"We don't know for sure why antibiotic treatment seemed to have no effect on the duration of the illness," De Sutter said. "But there two possible explanations: Either the illness and X-ray abnormalities were not caused by a bacterial infection, or if they were, the patients' immune systems were able to overcome the infection just as quickly without antibiotics."

The results of the study are published in the November/December issue of the Annals of Family Medicine.

"We advise antibiotic treatment only when patients have severe symptoms such as high fever and bad pain or if they have impaired immune function," De Sutter said. "This is a very small minority of patients. For all others, we advise 'watchful waiting.' "

Instead of prescribing antibiotics, doctors should focus on symptom relief: paracetamol for pain relief and intranasal decongestants in case of a blocked nose, De Sutter suggested. "Some patients experience subjective relief by inhaling hot steam," she added.

In a similar study in the same journal, researchers found the desire for pain relief was one of the main reasons why sore-throat patients demand antibiotics. They concluded that it may be preferable to treat such patients with pain medications instead of antibiotics.

In most sinusitis cases, De Sutter believes that doctors should resist patient demand for antibiotics. "Doctors should explain to patients that antibiotics do not make a difference in the speed of recovery and can cause side effects," De Sutter said. "In our trial, diarrhea was more frequent with antibiotics. Other known side effects include nausea, oral or vaginal mold or yeast infection, allergic reactions and colitis."

The over-prescription of antibiotics, especially in children, also can cause the upper respiratory tract to become colonized with antibiotic-resistant bacteria such as S. pneumoniae, De Sutter said. "These resistant bacteria may cause infections that are more difficult to treat and may be passed on to other people."

"This is an interesting study because it looked at a large population of people with acute sinusitis," said Dr. David Sherris, chairman of otolaryngology at the University at Buffalo in New York.

"Most people do not need antibiotic therapy unless symptoms persist for more than seven to 10 days," Sherris said. "Plain X-rays of the sinuses add little or nothing to the diagnosis and treatment of acute sinusitis."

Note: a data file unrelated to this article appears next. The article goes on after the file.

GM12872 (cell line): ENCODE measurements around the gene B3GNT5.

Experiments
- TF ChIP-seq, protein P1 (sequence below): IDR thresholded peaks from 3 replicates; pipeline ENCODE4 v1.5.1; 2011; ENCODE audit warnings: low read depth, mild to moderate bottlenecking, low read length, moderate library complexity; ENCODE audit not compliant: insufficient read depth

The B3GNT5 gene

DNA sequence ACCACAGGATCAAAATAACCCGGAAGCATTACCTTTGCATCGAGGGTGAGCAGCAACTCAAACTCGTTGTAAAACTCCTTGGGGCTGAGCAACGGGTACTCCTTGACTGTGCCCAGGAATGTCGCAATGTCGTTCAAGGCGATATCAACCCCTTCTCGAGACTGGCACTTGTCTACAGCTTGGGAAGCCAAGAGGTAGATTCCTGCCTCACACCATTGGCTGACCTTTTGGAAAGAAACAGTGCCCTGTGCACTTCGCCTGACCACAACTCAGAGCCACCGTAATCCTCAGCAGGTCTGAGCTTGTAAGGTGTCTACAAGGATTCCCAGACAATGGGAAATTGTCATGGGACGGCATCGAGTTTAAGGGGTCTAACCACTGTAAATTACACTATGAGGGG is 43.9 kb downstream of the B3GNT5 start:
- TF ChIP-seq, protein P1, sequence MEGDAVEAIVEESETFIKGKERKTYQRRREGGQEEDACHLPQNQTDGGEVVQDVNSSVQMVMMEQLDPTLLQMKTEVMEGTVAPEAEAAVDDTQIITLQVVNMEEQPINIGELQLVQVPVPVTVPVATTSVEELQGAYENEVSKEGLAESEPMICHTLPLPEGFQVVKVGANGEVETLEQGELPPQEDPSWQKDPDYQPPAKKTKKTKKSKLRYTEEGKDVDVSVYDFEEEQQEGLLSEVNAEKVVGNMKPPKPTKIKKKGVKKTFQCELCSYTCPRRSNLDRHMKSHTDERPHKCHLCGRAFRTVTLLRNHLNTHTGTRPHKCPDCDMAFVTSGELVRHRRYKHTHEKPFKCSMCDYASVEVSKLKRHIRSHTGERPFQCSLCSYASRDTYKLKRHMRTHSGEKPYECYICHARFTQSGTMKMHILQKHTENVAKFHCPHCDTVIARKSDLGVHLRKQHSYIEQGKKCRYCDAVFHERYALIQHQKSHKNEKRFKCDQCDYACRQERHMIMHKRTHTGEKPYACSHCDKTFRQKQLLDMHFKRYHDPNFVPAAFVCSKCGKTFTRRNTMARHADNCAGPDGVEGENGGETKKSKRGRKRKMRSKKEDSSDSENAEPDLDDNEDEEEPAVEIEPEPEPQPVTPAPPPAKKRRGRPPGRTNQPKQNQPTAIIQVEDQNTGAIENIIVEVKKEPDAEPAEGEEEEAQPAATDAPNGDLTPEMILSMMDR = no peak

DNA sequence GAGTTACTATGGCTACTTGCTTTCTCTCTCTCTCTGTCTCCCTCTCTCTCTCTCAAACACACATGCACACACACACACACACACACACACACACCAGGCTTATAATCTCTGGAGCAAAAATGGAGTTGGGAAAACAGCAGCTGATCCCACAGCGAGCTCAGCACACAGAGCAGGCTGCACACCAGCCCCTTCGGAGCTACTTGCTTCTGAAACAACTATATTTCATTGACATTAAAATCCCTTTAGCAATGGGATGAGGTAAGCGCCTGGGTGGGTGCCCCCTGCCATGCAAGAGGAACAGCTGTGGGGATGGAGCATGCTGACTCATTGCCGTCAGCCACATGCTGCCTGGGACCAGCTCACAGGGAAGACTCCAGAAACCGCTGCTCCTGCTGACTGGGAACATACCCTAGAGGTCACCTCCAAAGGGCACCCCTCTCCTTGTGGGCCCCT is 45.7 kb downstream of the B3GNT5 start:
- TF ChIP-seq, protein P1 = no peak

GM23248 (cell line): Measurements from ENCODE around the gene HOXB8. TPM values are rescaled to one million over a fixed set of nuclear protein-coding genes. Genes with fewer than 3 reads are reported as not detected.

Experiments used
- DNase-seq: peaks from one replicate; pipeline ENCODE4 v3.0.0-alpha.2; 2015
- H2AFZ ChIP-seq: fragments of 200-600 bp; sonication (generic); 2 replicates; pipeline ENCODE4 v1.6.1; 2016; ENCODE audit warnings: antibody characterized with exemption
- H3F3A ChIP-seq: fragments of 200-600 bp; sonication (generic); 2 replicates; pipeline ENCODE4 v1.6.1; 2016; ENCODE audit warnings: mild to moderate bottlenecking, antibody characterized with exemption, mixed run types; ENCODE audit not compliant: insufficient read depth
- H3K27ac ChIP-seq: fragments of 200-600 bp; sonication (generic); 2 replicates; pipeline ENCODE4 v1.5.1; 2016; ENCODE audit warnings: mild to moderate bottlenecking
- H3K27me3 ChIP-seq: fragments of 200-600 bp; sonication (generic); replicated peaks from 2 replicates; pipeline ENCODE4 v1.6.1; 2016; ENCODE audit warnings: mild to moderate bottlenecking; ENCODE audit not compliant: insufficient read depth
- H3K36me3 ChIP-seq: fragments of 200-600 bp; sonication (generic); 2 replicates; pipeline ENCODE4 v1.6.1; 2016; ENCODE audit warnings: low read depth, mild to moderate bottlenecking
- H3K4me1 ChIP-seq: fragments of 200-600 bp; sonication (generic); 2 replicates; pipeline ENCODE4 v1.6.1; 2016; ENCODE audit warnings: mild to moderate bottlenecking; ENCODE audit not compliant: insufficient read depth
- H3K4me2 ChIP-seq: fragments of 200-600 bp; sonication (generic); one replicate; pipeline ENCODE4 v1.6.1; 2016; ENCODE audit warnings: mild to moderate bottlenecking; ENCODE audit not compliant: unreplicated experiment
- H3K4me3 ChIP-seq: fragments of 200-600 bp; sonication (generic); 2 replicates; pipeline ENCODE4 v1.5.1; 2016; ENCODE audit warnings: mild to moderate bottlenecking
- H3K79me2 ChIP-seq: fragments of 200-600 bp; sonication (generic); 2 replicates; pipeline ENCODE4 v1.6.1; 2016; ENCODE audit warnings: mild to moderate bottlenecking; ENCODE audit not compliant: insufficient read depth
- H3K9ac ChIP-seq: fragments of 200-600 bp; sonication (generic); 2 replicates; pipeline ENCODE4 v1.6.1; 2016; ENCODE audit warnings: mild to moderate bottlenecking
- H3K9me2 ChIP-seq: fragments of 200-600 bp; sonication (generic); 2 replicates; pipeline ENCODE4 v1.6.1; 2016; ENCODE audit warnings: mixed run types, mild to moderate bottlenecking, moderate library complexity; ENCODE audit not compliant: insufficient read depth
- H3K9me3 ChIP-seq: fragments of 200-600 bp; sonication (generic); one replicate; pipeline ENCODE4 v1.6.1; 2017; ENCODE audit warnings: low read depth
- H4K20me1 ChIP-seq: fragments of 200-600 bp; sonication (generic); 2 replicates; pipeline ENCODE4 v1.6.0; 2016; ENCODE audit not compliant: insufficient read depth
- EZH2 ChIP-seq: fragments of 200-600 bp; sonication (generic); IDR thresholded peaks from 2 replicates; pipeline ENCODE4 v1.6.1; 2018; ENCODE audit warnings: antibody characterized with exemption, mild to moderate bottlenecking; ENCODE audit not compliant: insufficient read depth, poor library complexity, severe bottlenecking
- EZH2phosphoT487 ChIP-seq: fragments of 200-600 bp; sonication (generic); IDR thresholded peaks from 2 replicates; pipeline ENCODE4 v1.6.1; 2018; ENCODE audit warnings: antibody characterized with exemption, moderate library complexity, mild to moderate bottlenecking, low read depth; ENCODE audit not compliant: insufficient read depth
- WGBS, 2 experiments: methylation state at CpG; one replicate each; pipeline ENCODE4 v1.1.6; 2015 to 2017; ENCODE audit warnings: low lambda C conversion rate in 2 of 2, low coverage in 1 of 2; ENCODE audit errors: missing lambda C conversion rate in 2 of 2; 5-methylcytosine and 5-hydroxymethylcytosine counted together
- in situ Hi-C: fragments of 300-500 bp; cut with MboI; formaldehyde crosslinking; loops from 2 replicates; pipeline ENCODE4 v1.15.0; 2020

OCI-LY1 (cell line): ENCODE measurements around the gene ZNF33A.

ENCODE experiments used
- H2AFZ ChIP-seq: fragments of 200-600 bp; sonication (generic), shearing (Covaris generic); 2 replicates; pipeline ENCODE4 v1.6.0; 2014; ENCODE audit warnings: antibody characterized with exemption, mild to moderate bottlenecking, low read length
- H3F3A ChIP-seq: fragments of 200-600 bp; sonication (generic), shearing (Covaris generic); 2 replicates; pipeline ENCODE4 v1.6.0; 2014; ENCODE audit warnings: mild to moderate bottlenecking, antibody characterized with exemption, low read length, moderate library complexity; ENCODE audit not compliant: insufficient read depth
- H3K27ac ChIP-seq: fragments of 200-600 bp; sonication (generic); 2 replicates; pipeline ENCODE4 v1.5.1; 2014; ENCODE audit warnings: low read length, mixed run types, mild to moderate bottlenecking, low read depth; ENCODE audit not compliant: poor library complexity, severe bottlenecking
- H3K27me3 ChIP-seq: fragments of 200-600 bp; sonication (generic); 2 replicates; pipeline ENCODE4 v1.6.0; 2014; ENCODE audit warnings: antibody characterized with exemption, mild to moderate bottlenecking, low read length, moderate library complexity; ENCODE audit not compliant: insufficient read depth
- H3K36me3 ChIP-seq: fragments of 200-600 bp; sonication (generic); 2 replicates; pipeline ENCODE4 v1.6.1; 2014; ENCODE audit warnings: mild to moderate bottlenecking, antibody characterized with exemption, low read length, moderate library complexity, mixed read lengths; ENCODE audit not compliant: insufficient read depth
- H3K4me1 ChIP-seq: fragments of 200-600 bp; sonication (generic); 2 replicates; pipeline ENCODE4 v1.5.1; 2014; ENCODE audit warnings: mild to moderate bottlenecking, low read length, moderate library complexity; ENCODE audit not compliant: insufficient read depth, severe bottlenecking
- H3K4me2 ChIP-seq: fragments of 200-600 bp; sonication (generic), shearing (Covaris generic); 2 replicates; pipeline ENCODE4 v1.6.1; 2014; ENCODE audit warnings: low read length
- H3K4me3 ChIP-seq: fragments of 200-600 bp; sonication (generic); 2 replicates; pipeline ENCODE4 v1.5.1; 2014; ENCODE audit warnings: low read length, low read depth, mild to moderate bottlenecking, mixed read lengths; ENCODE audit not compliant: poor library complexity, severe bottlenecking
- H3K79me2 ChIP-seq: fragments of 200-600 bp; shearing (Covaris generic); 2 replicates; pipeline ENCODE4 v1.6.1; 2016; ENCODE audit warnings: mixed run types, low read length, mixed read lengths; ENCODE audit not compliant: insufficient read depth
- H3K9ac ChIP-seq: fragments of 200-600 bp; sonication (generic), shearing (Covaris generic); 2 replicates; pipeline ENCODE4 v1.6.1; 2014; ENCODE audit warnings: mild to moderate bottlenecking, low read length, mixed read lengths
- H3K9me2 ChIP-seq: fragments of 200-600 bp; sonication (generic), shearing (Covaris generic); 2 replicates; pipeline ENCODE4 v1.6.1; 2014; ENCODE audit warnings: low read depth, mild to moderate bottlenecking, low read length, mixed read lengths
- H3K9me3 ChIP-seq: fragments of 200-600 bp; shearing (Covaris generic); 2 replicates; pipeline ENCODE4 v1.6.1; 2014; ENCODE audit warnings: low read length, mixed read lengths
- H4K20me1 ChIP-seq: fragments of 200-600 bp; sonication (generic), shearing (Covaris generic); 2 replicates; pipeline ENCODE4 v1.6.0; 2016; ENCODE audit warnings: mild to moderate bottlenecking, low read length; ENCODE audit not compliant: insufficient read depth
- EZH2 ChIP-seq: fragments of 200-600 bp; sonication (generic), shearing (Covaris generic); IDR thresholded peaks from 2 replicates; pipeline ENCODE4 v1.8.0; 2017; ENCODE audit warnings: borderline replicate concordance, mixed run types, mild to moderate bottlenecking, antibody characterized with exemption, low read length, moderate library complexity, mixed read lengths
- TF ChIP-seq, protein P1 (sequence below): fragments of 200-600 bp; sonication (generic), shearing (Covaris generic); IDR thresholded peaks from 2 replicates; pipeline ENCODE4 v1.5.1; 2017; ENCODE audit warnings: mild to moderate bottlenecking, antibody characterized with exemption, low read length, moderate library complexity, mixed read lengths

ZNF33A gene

But that doesn't mean that imaging is of no value in sinusitis cases, he added. With prolonged or recurrent sinusitis or complications, computed tomography (CT) is the test of choice and works well, he noted.

"Early referral to an otolaryngologist is indicated in the most severe cases or where symptoms are out of proportion with findings," Sherris said. "The specialist can perform nasal endoscopy and accurately assess the most subtle CT scan findings."

Although the new study confirms some observations that Sherris has made during years of clinical practice, it would have been stronger if it had used the symptom system from the American Academy of Otolaryngology Head and Neck Surgery, Sherris said. "It is more complete than the one presented in this article, and though not infallible, is better to diagnose acute sinusitis."

Sherris also faulted the researchers' choice of antibiotics. "Amoxicillin, unless used in very high doses, is not a good first line antibiotic in acute sinusitis," he said. "Amoxicillin-clavulanate [augmentin] is a better choice, and is now generic in the United States. If there is an allergy to penicillin, physicians should consider azithromycin or a respiratory quinolone."

http://www.nlm.nih.gov/medlineplus/news/fullstory_42783.html


编辑:蓝色幻想

编辑: 张靖